Prenatal Proximity to Pesticide Application Affects Offspring

Increased risk of autism, developmental delay with proximity to agricultural pesticides

TUESDAY, June 24, 2014 (HealthDay News) -- Residential proximity to agricultural pesticides during pregnancy is associated with an increased risk of autism spectrum disorders (ASDs) and developmental delay (DD), according to a study published online June 23 in Environmental Health Perspectives.

Janie F. Shelton, M.P.H., from the University of California, Davis, and colleagues used data from the Childhood Autism Risks from Genetics and Environment (CHARGE) Study to examine the correlation between residential proximity to agricultural pesticides during pregnancy and the risk of ASD or DD. Commercial pesticide application data from the California Pesticide Use Report were linked to pregnancy addresses of 970 participants. The odds ratios of exposure were estimated comparing confirmed cases of ASD (486 cases) or DD (168 cases) with typically developing controls (316 cases).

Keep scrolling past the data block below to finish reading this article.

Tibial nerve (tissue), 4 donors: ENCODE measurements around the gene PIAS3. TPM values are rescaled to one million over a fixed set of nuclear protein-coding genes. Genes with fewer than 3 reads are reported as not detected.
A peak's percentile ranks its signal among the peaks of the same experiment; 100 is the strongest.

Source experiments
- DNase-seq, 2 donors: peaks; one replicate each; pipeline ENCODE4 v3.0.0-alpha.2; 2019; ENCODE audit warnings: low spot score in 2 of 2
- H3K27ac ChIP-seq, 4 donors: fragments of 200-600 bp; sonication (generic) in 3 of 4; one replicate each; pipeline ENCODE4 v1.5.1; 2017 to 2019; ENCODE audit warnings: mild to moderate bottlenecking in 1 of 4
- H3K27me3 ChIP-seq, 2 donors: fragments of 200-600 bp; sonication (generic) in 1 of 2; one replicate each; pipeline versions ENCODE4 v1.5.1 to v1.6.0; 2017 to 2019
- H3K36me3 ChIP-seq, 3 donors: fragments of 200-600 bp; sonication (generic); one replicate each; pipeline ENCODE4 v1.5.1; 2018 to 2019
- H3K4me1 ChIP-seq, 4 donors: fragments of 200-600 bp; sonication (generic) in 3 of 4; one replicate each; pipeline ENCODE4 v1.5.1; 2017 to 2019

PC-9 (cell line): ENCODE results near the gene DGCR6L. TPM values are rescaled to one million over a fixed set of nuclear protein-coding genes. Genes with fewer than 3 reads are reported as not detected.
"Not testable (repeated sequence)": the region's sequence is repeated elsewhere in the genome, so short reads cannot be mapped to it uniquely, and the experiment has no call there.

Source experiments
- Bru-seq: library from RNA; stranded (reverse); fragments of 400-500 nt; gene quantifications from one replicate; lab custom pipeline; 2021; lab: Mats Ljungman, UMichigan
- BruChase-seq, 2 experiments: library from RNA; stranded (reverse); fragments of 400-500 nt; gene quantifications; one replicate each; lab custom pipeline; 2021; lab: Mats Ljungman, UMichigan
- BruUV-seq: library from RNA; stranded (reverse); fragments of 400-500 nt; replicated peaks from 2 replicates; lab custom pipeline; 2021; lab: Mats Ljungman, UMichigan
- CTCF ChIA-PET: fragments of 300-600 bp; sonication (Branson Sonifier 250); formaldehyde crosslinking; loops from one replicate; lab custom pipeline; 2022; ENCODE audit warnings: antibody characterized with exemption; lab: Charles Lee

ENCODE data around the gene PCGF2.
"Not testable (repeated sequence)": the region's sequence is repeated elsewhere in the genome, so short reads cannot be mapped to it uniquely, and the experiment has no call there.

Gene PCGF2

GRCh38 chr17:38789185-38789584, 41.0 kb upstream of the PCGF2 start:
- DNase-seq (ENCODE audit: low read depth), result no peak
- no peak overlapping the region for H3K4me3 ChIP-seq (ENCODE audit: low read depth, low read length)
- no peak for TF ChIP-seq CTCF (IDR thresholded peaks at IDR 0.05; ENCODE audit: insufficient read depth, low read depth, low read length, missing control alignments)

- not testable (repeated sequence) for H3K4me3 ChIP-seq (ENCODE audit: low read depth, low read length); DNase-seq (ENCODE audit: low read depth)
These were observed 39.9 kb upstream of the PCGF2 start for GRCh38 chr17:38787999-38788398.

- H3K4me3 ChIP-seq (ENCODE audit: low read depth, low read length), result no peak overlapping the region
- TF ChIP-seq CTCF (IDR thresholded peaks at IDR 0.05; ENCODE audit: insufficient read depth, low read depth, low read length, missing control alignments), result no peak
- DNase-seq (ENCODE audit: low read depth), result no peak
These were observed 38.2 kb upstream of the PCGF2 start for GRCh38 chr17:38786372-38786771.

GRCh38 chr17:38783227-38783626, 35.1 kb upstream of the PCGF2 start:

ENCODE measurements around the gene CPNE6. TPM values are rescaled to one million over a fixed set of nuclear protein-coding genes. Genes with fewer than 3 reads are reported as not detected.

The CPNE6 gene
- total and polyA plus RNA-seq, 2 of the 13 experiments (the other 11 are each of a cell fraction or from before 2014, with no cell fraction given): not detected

The researchers found that about one-third of CHARGE Study mothers lived within 1.5 km of an agricultural pesticide application during pregnancy. Proximity to organophosphates at some point during pregnancy correlated with a 60 percent increase in the risk of ASD, which was further elevated for third trimester exposure (odds ratio, 2.0) and second trimester chlorpyrifos applications (odds ratio, 3.3). The risks for ASD and DD were increased for children of mothers residing near pyrethroid insecticide applications just before conception or during the third trimester (odds ratios, 1.7 to 2.3). Those near carbamate applications had an increased risk for DD, but there was no identification of a specific vulnerable period.

"This study of ASD strengthens the evidence linking neurodevelopmental disorders with gestational pesticide exposures, and particularly, organophosphates," the authors write.

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